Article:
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Kanye West Has Already Missed the Deadline to Be on the Ballot in These Six States

Well, it’s happening. Kanye West has announced, officially, that he will run for the office of President of the United States in the 2020 election. The rapper and media mogul made the official announcement on his social media on July 5 saying, “We must now realize the promise of America by trusting God, unifying our vision and building our future. I am running for president of the United States.”

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CBS Will Air This Year’s BET Awards. About time!

The news that the BET Awards, now in their 20th year, will make their “national broadcast premiere” on CBS on Sunday (June 28) was most welcome — if long overdue.

It’s not that fans can’t find BET or BET HER (which will also air the show) on their TVs, but that what airs on the so-called legacy networks (ABC, CBS, NBC and Fox) confers a certain prestige and sense of cultural importance. The move could also could broaden the show’s audience beyond its core fans.

Two other major Black music and Black culture award shows do not currently air on legacy networks. The Soul Train Music Awards have aired on BET and Centric/BET HER since 2009. From 1987 to 2007, they aired on WGN America and in first-run syndication.

The NAACP Image Awards also aired on the BET networks last year. Immediately before that, they aired on TV One for several years. From 1987 through 1994, the show was pre-recorded and televised on NBC. The first live broadcast of the event, on Fox, occurred in 2007. NBC aired the show in 2013.

By contrast, both of the leading country music award shows — the Country Music Assn. Awards and the Academy of Country Music Awards — have aired on legacy networks continuously for decades. The CMAs first aired on NBC in 1968. The show moved to CBS in 1972 and to ABC, its current home, in 2006. The ACMs first aired on ABC in 1972. The show moved to NBC in 1979 and to CBS, its current home, in 1998.

Beyond celebrating the fact that the BET Awards will finally air on broadcast television, let’s look at the nominations in a few key categories. The BET Awards present three awards that the Grammy Awards also present.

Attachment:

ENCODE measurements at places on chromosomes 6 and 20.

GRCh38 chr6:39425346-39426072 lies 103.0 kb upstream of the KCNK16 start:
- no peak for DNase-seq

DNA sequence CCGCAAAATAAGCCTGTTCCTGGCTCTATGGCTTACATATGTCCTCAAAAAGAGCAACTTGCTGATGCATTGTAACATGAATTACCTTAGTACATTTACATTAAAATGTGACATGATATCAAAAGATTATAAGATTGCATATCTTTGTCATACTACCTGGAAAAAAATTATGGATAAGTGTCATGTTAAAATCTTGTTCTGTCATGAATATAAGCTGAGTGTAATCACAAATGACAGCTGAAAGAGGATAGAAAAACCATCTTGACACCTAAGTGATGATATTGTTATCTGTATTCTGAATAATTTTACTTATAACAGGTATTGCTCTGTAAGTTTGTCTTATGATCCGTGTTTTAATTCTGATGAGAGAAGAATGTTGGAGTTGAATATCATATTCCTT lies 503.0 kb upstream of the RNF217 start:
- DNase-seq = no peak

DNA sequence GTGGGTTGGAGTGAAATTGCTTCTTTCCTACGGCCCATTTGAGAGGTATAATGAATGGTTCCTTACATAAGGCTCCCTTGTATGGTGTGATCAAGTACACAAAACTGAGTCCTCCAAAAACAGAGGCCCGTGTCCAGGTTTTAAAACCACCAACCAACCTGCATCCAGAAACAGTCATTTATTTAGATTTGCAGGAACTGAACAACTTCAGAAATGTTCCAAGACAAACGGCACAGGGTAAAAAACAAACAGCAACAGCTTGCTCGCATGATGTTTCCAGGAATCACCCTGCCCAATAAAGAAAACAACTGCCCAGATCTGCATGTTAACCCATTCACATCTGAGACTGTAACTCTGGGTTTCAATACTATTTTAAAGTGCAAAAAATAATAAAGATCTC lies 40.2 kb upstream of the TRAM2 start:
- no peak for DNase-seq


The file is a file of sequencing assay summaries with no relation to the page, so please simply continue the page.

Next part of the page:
What do this year’s BET nominations tell us about the upcoming Grammy nods? Let’s take a look:

Album of the year

Two of this year’s BET nominees in this category — DaBaby’s Kirk and Roddy Ricch’s Please Excuse Me for Being Antisocial – are eligible for Grammy consideration.

The four other BET nominees in this category are not eligible in this year’s Grammy process. Two — Lizzo’s Cuz I Love You (Deluxe) and H.E.R.’s I Used to Know Her — were Grammy-nominated for album of the year this past year and two others — Megan Thee Stallion’s Fever and Beyoncé’s Homecoming: The Live Album — were entered in the Grammy process this past year, though they weren’t nominated. (Beyoncé’s Homecoming won a Grammy for best music film.)

Best new artist

Four of this year’s BET nominees in this category — Danileigh, Pop Smoke, Summer Walker and YBN Cordae – are eligible for Grammy consideration. Walker is viewed as one of the top contenders in the category.

(No artist has ever been Grammy-nominated in this category posthumously, which makes Pop Smoke, who died Feb. 19, a decided long shot.)

Of the two other BET nominees, Lil Nas X was Grammy-nominated in this category this past year, while Ricch is ineligible in this category because he won a Grammy (best rap performance for his featured role on Nipsey Hussle’s “Racks in the Middle”) last year.

Video of the year (known as best music video at the Grammys)

Four of this year’s BET nominees in this category – DaBaby’s “Bop,” Doja Cat’s “Say So,” Megan Thee Stallion’s “Hot Girl Summer” (featuring Nicki Minaj and Ty Dolla $ign) and Ricch’s “The Box” – are eligible for Grammy consideration.

The other two BET nominees – Chris Brown’s “No Guidance” (featuring Drake) and DJ Khaled’s “Higher” (featuring Hussle and John Legend) – are not eligible because they were entered for best music video last year.

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The lethal history of rubber bullets—and why they should never be used on peaceful protesters

The name is a bit of a misnomer. These kinetic energy (KE) rounds are rarely made of rubber these days, and some even have metal components, just like conventional bullets. Most are actually shot from grenade launchers, though shotgun rounds are also popular, and rounds are even made for rifles and pistols. Instead of piercing the skin, the rounds are meant to strike someone with blunt force, incapacitating them like the swing of a baton but from afar.

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